Pros: Features excellent comic timing from a veteran cast.
Cons: Character development could be more organic in places.
April owns a hotel on the edge of the Somme. Tom is a former soldier who sells battlefield-inspired souvenirs on the side. Pam is from Oswestry. Over the course of a spring evening, the trio discuss love, loss and lamb stew in the dining room of April’s bed and breakfast. Together they prepare for the imminent arrival of a band of young men looking for a place to stay in a show that puts the First World War tourism industry under the spotlight.
On entering the Omnibus Theatre, an old Victorian library on the edge of Clapham Common, we were greeted by a friendly member of the creative team. Chairs were littered about the performance space, encircling the action played out in the round. Each of the chairs was different which reinforced the setting of a higgledy-piggledy, slightly run-down hotel on the edge of the Somme. The technical setup was well executed – the dimmer switches worked for the various lamps set up across the stage.
The trivialisation of war in the modern era is brilliantly considered in Spring Offensive. At one point, character Tom offered up a selection of souvenirs. These included various trench themed trinkets, one of which was a helmet and metallic poppy connected by a length of barbed wire. This was perhaps one of the best moments of black comedy, something the play promised and delivered on. Other cleverly sourced props included a plotting rod (I had to Google that), the croupier style stick that WW2 military plotters used to move units around the table in the ops room. Tom used it to retrieve the salt on the dining table. There are several excellent black comedy moments scattered around the hour-and-a-bit long performance, perfectly executed by the experienced cast.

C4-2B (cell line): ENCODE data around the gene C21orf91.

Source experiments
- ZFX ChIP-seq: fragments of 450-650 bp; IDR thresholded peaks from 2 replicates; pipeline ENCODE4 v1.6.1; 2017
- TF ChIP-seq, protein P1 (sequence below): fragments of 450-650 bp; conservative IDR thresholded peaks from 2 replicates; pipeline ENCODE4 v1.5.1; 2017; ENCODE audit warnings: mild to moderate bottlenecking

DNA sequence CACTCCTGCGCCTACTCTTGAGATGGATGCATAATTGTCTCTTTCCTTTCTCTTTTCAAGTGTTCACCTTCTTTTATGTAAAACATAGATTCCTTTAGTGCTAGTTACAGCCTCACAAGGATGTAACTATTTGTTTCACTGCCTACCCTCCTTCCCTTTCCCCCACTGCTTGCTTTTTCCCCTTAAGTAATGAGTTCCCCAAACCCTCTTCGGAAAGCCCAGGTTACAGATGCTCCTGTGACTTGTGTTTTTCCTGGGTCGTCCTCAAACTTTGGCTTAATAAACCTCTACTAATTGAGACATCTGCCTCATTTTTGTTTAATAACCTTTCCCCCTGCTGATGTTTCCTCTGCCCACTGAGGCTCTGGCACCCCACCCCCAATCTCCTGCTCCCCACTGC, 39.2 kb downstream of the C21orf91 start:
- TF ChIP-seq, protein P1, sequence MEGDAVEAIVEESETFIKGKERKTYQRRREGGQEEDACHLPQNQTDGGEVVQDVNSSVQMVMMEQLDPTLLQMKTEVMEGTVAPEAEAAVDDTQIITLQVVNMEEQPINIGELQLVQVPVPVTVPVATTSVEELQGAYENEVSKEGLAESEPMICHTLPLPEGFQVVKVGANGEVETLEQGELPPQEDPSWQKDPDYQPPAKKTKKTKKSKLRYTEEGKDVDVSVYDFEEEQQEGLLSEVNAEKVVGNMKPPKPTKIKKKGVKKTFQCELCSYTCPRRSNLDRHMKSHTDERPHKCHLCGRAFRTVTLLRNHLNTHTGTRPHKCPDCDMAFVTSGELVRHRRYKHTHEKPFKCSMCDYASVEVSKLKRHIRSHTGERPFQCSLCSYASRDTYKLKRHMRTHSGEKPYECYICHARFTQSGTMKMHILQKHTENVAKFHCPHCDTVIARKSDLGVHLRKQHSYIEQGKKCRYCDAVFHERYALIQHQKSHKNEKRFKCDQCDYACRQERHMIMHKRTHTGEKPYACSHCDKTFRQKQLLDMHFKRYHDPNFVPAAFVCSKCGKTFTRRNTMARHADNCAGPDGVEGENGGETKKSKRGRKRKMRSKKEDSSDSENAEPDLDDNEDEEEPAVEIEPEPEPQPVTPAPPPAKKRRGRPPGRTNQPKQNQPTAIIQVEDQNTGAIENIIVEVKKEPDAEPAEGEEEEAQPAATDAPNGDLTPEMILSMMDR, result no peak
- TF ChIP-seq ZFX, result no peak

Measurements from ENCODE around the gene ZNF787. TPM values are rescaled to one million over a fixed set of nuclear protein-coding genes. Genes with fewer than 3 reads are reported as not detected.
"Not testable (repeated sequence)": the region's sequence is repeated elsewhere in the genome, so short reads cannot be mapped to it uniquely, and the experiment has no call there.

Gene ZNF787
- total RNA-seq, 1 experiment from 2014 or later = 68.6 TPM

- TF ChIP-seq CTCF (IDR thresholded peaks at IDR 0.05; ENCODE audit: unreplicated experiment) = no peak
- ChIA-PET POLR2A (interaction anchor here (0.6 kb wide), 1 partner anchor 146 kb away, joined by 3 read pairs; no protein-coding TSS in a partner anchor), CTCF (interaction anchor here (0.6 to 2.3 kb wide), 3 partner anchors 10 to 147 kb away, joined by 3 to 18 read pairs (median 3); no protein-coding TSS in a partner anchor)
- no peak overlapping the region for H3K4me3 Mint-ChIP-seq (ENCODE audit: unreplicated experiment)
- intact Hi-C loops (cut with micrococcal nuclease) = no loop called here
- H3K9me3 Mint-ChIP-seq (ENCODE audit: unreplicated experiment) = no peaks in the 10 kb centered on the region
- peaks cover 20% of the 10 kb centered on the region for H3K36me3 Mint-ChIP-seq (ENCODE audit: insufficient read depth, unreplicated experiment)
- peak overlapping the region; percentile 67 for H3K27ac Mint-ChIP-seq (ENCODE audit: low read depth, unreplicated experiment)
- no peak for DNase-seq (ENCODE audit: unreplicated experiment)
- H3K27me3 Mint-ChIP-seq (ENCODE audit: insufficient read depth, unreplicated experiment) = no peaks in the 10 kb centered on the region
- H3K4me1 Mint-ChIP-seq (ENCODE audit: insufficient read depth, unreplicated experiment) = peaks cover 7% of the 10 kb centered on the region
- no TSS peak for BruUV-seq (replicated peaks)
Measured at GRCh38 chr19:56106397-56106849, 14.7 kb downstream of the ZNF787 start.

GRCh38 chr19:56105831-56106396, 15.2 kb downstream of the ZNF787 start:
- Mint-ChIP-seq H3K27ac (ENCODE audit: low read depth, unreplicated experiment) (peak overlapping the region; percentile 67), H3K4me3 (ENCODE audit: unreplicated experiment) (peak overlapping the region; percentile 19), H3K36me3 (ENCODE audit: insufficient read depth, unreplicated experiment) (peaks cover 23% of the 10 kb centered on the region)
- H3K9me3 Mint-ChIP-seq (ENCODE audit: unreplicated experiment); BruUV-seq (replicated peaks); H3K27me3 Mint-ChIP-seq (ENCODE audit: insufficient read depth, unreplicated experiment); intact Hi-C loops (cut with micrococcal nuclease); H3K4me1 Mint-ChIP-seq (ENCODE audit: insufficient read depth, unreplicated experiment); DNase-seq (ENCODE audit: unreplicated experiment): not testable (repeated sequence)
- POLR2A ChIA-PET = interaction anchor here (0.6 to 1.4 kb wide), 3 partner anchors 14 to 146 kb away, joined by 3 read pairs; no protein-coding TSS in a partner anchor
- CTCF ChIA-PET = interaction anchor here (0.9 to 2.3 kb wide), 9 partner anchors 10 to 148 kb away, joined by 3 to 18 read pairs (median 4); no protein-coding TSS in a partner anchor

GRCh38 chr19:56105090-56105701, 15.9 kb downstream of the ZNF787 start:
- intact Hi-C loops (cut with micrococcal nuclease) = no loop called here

Throughout the show there are repeated and timely references to lambs and sheep. A lamb bleats between scene changes, sheep are projected onto the curtain in the closing moments and one evening in the hotel revolves around April’s sumptuous lamb stew. Even the cover of the handout was adorned with a sheep’s head. The theme is well chosen, eluding to everything from biblical references to mindlessly following orders.
Brash, hypocritical and short-sighted April – played by Victoria Willing (who also wrote the piece) – was beautifully written and performed. At one point, April noted that she ‘never thinks about the past’, yet a large portion of her living relies on tourists visiting the Somme. In another moment, her assertion that a conflict of the same scale as the First World War ‘won’t happen again’ makes for an unnerving nod to the current global political climate.
Some of the other character arcs could have been more organic. For instance,at the beginning of the show Maggie Daniels’ character Pam was assertive and then, almost immediately, ceased to be. Likewise Tony Turner’s character Tom experienced revelations that were similarly abrupt. However, this did not detract from the fact that both actors are gifted with excellent comic timing.
The change of tone in Spring Offensive’s closing moments, complete with an army of marching sheep projected across the stage’s back curtain, made for a sinister end to the trio’s exchanges. Spring Offensive offers a haunting look into the commercialisation of a global tragedy in order to make a quick buck.
Writer: Victoria Willing
Director: Marie McCarthy
Producer: Juliet Clark
Box Office: 020 7498 4699
Booking Link: https://omnibus.ticketabc.com/events/spring-offensive-Apr/?booktickets=Book+Tickets
Booking Until: 30 April 2017